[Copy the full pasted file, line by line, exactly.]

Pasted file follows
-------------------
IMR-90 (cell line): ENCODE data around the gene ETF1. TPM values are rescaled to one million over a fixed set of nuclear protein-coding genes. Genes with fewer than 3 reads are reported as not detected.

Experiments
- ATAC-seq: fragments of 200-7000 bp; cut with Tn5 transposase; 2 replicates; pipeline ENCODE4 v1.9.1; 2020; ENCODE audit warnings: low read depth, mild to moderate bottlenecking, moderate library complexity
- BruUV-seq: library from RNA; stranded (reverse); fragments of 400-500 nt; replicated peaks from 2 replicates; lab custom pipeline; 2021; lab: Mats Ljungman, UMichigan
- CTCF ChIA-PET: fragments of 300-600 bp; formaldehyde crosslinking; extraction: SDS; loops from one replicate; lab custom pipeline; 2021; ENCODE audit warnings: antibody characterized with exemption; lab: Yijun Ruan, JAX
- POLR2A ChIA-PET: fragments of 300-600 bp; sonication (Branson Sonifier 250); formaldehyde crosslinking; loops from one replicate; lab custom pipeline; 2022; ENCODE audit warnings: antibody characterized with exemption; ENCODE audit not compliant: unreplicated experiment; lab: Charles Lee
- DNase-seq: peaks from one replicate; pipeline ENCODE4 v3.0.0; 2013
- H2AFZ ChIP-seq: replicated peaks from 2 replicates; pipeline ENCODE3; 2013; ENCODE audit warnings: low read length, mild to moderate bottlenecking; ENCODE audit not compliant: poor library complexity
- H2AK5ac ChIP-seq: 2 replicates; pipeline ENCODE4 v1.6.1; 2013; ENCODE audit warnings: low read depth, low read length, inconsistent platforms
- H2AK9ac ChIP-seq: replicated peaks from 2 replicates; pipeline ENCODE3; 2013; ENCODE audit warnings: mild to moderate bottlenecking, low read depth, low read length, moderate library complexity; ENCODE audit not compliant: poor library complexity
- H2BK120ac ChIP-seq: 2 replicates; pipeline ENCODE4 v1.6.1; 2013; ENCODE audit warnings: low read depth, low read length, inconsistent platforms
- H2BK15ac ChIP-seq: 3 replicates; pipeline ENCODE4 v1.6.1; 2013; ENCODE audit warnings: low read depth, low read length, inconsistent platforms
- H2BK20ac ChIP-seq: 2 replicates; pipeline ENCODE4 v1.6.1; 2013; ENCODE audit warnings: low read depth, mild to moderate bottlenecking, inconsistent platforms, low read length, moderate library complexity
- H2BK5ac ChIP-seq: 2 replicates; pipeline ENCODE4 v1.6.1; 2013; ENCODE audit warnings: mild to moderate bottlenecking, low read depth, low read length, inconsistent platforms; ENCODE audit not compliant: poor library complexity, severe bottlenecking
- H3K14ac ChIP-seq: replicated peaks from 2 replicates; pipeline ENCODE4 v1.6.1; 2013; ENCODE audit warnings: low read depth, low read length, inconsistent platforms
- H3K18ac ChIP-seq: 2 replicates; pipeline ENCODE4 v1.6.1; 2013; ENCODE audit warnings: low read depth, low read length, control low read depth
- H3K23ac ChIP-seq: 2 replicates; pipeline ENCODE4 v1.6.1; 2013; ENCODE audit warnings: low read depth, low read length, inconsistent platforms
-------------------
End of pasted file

IMR-90 (cell line): ENCODE data around the gene ETF1. TPM values are rescaled to one million over a fixed set of nuclear protein-coding genes. Genes with fewer than 3 reads are reported as not detected.

Experiments
- ATAC-seq: fragments of 200-7000 bp; cut with Tn5 transposase; 2 replicates; pipeline ENCODE4 v1.9.1; 2020; ENCODE audit warnings: low read depth, mild to moderate bottlenecking, moderate library complexity
- BruUV-seq: library from RNA; stranded (reverse); fragments of 400-500 nt; replicated peaks from 2 replicates; lab custom pipeline; 2021; lab: Mats Ljungman, UMichigan
- CTCF ChIA-PET: fragments of 300-600 bp; formaldehyde crosslinking; extraction: SDS; loops from one replicate; lab custom pipeline; 2021; ENCODE audit warnings: antibody characterized with exemption; lab: Yijun Ruan, JAX
- POLR2A ChIA-PET: fragments of 300-600 bp; sonication (Branson Sonifier 250); formaldehyde crosslinking; loops from one replicate; lab custom pipeline; 2022; ENCODE audit warnings: antibody characterized with exemption; ENCODE audit not compliant: unreplicated experiment; lab: Charles Lee
- DNase-seq: peaks from one replicate; pipeline ENCODE4 v3.0.0; 2013
- H2AFZ ChIP-seq: replicated peaks from 2 replicates; pipeline ENCODE3; 2013; ENCODE audit warnings: low read length, mild to moderate bottlenecking; ENCODE audit not compliant: poor library complexity
- H2AK5ac ChIP-seq: 2 replicates; pipeline ENCODE4 v1.6.1; 2013; ENCODE audit warnings: low read depth, low read length, inconsistent platforms
- H2AK9ac ChIP-seq: replicated peaks from 2 replicates; pipeline ENCODE3; 2013; ENCODE audit warnings: mild to moderate bottlenecking, low read depth, low read length, moderate library complexity; ENCODE audit not compliant: poor library complexity
- H2BK120ac ChIP-seq: 2 replicates; pipeline ENCODE4 v1.6.1; 2013; ENCODE audit warnings: low read depth, low read length, inconsistent platforms
- H2BK15ac ChIP-seq: 3 replicates; pipeline ENCODE4 v1.6.1; 2013; ENCODE audit warnings: low read depth, low read length, inconsistent platforms
- H2BK20ac ChIP-seq: 2 replicates; pipeline ENCODE4 v1.6.1; 2013; ENCODE audit warnings: low read depth, mild to moderate bottlenecking, inconsistent platforms, low read length, moderate library complexity
- H2BK5ac ChIP-seq: 2 replicates; pipeline ENCODE4 v1.6.1; 2013; ENCODE audit warnings: mild to moderate bottlenecking, low read depth, low read length, inconsistent platforms; ENCODE audit not compliant: poor library complexity, severe bottlenecking
- H3K14ac ChIP-seq: replicated peaks from 2 replicates; pipeline ENCODE4 v1.6.1; 2013; ENCODE audit warnings: low read depth, low read length, inconsistent platforms
- H3K18ac ChIP-seq: 2 replicates; pipeline ENCODE4 v1.6.1; 2013; ENCODE audit warnings: low read depth, low read length, control low read depth
- H3K23ac ChIP-seq: 2 replicates; pipeline ENCODE4 v1.6.1; 2013; ENCODE audit warnings: low read depth, low read length, inconsistent platforms